Games to inspire change?
Faster . . . Higher . . . Stronger . . .
The 2012 Olympic and Paralympic Games in London provide a once in a lifetime
opportunity for Churches to engage with an event of major significance and celebration in
the life of our nation. What follows offers some thoughts on the ‘Why?’ as well as the
‘How?’ of engaging with the Games.
Our Anglican contribution to the 2012 Games will stem from our long history
of incarnational ministry and leadership in every community of the UK.
Why and how should churches engage with the Olympic and Paralympic
Giving value to life
Sport, culture and religion lift spirits and give value, significance and inspiration to all of
our lives. The Olympic movement gives expression to each of these, and it sits well
with the values of the Church.
The Church’s engagement provides us with a great opportunity to promote all three in
our nation, inspired by united prayer and action.
The Olympic Lens: A focus for ministry and mission
The Olympics is a lens through which to focus and enhance all of our day to day
ministry, whatever that might be.
Mission, witness and evangelism are of paramount importance in our secular society. As
the Olympics celebrate excellence in sport and culture, so we have the opportunity to
demonstrate how human life can be celebrated in even greater excellence when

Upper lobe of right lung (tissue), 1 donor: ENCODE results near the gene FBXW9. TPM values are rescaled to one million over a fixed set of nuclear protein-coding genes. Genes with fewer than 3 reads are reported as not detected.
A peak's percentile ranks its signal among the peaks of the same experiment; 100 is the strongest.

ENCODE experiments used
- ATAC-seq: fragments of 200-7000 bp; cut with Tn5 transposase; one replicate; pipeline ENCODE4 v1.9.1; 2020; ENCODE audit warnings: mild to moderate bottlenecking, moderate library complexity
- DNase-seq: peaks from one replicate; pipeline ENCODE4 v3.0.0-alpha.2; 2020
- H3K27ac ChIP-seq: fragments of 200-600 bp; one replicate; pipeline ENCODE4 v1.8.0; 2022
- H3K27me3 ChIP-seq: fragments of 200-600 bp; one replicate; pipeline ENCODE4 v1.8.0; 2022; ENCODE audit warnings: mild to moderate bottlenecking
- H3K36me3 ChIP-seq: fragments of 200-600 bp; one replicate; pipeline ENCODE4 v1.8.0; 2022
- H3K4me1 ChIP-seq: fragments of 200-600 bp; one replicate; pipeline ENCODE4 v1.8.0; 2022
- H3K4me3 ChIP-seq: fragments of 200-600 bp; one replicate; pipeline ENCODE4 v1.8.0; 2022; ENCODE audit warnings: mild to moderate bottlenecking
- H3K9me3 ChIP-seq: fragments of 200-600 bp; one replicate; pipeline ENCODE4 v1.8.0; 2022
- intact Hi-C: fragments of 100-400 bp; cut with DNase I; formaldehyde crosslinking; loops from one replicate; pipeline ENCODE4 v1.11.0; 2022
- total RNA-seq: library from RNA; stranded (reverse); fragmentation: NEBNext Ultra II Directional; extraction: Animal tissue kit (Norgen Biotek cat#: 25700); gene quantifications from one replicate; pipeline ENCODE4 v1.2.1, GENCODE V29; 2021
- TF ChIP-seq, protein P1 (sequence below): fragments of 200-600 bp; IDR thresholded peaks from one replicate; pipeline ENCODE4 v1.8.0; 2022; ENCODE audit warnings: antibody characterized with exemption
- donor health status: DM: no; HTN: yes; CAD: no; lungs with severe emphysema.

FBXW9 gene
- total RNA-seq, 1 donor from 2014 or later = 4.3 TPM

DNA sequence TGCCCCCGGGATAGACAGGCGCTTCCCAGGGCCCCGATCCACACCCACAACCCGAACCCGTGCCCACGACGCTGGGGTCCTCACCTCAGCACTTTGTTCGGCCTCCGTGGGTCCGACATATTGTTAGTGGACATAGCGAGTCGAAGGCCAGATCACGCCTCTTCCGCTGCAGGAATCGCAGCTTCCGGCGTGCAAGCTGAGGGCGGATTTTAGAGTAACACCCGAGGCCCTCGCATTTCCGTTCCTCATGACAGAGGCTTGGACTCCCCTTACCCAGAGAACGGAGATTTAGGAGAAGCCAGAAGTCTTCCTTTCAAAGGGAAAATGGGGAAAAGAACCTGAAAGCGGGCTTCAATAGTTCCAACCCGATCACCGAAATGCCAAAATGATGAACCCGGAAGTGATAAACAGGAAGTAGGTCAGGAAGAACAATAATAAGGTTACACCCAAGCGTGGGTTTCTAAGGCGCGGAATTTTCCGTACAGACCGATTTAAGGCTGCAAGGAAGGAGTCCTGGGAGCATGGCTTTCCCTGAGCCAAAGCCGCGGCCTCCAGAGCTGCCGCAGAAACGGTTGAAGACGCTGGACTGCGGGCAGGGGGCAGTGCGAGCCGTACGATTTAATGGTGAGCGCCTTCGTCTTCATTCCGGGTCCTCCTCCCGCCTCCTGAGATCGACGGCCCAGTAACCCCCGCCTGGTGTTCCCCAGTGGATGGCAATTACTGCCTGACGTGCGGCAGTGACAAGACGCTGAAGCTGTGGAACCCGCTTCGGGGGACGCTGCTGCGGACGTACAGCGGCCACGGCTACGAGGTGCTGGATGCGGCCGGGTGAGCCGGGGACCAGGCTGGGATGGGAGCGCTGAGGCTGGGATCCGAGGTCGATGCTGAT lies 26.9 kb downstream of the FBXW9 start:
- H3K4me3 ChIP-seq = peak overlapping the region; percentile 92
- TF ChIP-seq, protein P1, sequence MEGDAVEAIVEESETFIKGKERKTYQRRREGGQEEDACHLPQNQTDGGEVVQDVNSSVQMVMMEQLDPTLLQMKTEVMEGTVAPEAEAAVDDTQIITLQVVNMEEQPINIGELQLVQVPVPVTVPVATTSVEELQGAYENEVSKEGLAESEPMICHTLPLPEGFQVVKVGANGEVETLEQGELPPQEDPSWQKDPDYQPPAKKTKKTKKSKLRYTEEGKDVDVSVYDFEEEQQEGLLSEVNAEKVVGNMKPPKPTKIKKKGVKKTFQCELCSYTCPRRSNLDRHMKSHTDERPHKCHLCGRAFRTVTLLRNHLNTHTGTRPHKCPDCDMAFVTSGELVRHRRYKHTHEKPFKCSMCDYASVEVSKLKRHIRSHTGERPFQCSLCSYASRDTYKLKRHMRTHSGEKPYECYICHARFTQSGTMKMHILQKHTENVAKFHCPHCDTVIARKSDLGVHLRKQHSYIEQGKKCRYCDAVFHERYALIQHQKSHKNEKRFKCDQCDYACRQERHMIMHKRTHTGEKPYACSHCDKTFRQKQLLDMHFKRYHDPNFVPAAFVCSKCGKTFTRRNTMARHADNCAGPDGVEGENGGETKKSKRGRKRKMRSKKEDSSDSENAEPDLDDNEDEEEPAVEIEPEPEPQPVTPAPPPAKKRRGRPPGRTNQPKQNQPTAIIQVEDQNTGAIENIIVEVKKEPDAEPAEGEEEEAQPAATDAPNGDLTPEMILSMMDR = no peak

enhanced by faith in Jesus Christ.
Service and hospitality
Hospitality and welcome are central to the good news of the Gospel.
Volunteering by Christians serving the Games has added value to previous Olympic
venues. Volunteering is what we do well and provides opportunities for service and
Existing diocesan and parish overseas links provide the opportunity both to offer
hospitality and to develop those links.
Interfaith relations and Church unity
Both Old and New Testaments were written in times, like our own, of competing
religions and philosophies. People of all religions will be represented at the Games – a
great opportunity to deepen our interfaith relations and make a Christian contribution
assisted by the Presence and Engagement Network.
Engagement with the Games provides an opportunity for Church unity to be expressed
at a practical level as Christians of all denominations join hands for the common good in
practical service, mission and united projects.
The Olympics provides a high profile national ‘peg’ on which to hang many imaginative
good news stories which can enhance the place of Christian activity in the life of our
communities and nation.
The scope for raising the profile of the Church of England is considerable, as well as the
Church in general.
The Olympic Truce
Ancient Olympia was a combination of Wembley Stadium and Westminster Abbey, with
constant reference to the sacred Olympic Truce protecting travellers to the sacred
territory of Elis for the seven-day period before and after the Games.
The ancient truce was proclaimed throughout Greece by three heralds; we shall need
rather more to carry the message to every community to proclaim the modern Olympic
One of the things which won the Games was London’s cultural diversity and
extraordinary experience of cultural and religious harmony. At St Paul's Cathedral,